When Melrose students return to the classroom in a few short months, the superintendent will not be the only new face among the district’s administrators.
Since Superintendent Joseph Casey’s September announcement that he would retire at the end of the school year, six other top-level administrators have left the Melrose school system, including Melrose High School principal Dan Richards, who unexpectedly left to take a job as principal of Belmont High School.
“The only one I have a hard time with is the high school principal,” said Mayor Robert Dolan. “He made a professional decision, but at a cost to the high school.”
Richards was in Melrose for one year. He was previously a longtime assistant principal at Belmont High, and was offered the principal position when former Belmont High principal Mike Harvey was hired as a superintendent in Hamilton-Wenham, Dolan said.
New Melrose superintendent Cyndy Taymore, the former assistant superintendent in Bedford who took over for Casey this month, has named Melrose High assistant principal Marianne Farrell as acting principal until an interim principal is found and hired for the 2012-2013 school year.
Plans include community meetings and surveys to identify the desired qualities in a permanent high school principal.
The stated schedule is to advertise the position by Dec. 1, then go through the interview process and hire a new principal by March 1.
The other administrators who left are Pat Muxie, curriculum director, and principals in four of the five elementary schools: Dennis Sidell, Hoover; Kerry Clery, Roosevelt; Jeff Strasnick, Horace Mann; and Mary Alise Herrera, Winthrop.
“Whenever there is a new superintendent, you get a lot of turnover,” said Dolan. “Another issue is the average life span of a principal in one place is four years, which is not the best."
In addition to Casey, Muxie was the only to retire. The others took positions in different school systems, or changed jobs to be closer to their families, Dolan said.
Dolan dismissed suggestions that the exodus points to underlying difficulties in the district.
“I’m very happy that Cyndy Taymore is hitting the ground running,” the mayor said. “She is not fazed by this. “You have to look at this as a renewal of the Melrose public schools.”
Clery will become the curriculum director in the Groton-Dunstable Schools. Herrera is returning to Tyngsborough, where she was previously a teacher and administrator, to become the principal at Tyngsborough Middle School. Sidell will become the elementary principal at the Carlisle School. Strasnick has been hired as the principal of the K-3 Woburn Street and Wildwood Schools in Wilmington.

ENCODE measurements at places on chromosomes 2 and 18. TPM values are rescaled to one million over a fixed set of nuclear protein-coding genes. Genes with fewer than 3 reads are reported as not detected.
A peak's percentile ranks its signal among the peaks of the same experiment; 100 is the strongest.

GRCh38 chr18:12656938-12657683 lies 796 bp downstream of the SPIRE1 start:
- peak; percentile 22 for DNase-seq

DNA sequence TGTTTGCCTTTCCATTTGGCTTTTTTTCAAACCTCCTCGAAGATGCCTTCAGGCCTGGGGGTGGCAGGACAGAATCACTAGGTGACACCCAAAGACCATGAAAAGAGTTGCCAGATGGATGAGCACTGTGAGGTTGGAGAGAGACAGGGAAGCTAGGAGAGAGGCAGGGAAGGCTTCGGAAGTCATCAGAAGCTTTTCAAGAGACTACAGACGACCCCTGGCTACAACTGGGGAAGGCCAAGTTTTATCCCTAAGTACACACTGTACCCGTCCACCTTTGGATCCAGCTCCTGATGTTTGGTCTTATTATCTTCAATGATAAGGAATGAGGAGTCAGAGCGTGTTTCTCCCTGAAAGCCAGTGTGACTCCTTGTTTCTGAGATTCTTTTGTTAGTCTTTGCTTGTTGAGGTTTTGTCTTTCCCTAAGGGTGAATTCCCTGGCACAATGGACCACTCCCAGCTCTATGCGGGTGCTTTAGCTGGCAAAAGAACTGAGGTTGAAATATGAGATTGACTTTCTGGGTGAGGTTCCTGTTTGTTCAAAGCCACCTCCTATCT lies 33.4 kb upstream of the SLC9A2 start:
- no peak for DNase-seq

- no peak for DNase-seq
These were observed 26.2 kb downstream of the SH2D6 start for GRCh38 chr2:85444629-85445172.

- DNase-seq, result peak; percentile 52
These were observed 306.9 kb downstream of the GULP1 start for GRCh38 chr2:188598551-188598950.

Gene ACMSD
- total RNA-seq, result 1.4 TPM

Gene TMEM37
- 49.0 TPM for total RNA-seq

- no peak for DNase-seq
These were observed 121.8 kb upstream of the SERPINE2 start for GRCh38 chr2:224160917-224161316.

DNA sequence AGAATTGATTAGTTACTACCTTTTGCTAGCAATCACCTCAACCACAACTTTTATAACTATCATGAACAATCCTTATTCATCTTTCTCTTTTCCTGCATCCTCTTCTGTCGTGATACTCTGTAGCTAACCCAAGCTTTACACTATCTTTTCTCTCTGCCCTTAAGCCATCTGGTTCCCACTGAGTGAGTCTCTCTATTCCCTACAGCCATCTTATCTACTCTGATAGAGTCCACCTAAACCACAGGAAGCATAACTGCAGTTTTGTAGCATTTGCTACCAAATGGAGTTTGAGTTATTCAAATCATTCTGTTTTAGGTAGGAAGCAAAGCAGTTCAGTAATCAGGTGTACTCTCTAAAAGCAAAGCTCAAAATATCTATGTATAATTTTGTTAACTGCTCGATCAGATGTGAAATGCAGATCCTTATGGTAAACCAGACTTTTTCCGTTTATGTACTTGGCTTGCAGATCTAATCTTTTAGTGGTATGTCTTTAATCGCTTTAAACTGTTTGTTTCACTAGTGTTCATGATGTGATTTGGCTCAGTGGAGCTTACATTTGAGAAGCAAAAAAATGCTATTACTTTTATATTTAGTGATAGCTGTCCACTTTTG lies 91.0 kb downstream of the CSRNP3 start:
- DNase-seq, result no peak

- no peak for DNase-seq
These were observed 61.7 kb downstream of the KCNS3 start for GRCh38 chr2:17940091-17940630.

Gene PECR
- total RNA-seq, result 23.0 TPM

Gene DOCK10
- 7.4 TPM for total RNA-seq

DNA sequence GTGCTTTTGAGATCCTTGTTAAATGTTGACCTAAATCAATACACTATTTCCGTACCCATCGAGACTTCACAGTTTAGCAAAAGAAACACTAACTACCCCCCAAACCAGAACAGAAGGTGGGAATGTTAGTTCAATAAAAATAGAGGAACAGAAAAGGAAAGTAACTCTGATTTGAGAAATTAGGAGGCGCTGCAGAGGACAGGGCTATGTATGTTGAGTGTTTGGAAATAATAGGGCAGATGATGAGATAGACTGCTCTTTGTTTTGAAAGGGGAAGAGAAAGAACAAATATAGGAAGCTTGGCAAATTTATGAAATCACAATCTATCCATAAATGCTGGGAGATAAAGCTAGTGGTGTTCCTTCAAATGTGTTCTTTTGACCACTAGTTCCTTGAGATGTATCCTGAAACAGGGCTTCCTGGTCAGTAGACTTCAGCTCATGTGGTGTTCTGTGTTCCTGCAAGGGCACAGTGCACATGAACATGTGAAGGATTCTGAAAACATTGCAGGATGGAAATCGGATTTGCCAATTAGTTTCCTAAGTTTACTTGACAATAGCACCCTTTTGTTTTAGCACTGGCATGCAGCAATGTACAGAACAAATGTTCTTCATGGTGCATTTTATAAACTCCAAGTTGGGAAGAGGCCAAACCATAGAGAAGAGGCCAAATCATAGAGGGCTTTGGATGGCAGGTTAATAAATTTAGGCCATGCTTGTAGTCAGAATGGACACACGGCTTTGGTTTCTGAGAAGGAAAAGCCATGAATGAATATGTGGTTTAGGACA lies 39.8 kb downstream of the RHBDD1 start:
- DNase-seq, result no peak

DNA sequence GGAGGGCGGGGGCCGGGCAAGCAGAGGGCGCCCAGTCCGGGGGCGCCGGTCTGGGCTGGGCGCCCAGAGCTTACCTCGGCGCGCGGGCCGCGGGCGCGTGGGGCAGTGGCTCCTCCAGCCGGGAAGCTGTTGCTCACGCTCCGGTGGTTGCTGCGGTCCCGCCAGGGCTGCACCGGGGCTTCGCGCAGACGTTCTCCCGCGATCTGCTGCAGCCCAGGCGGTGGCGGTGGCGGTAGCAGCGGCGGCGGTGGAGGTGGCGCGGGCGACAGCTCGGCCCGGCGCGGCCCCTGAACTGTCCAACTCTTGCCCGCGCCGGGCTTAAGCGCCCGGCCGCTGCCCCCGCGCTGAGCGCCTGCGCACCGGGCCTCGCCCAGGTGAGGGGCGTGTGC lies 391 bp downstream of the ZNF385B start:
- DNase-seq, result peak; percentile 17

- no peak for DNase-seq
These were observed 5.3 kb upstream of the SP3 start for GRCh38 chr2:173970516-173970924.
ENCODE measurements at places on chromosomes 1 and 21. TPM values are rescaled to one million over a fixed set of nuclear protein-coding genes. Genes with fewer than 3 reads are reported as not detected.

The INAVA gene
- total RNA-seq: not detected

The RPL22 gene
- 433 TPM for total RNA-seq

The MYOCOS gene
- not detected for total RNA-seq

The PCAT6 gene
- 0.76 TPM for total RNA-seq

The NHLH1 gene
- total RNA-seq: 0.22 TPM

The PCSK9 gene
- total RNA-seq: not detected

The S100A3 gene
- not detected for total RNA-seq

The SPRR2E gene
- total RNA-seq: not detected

A seventh administrator, Jenny Corduck, made an internal move, when she left her position as director of the early childhood center to become principal at the Hoover School. The district has announced three new hires to fill administration positions.
Margaret Adams, formerly director of language and literacy for Malden schools, will take over as curriculum director. Mary Ellen Carideo, formerly an assistant principal of the Eugene Wright Science and Technology Academy in Chelsea, will become principal at the Horace Mann School. Grace Basile, who has served as interim assistant principal at the Shaughnessy Elementary School in Lowell since 2010, was named principal of the Roosevelt School.
Casey said that the departures are not uncommon, and that Taymore’s transition could be eased by the enthusiasm and perspective that new leadership at the five schools brings.
“There are always good things when there is an opportunity for new people to come in with new eyes,” he said.
Kristin Thorp, chairwomen of the Melrose School Committee, said Casey’s retirement likely led some of the principals to begin plans for their transitions, and she was surprised only by Richards’s and Herrera’s announcements.
“Anytime a top position is changing, people start to think whether that would be a logical time to make a change,” Thorp said. “Looking on the bright side, we would say this is an excellent opportunity for our new superintendent to begin to create her own administration.”
The difficulty ahead, she added, will be bringing the new administrators up to speed before classes begin in the fall.
“Certainly, we can do it,” she said. “But it will be a challenge.”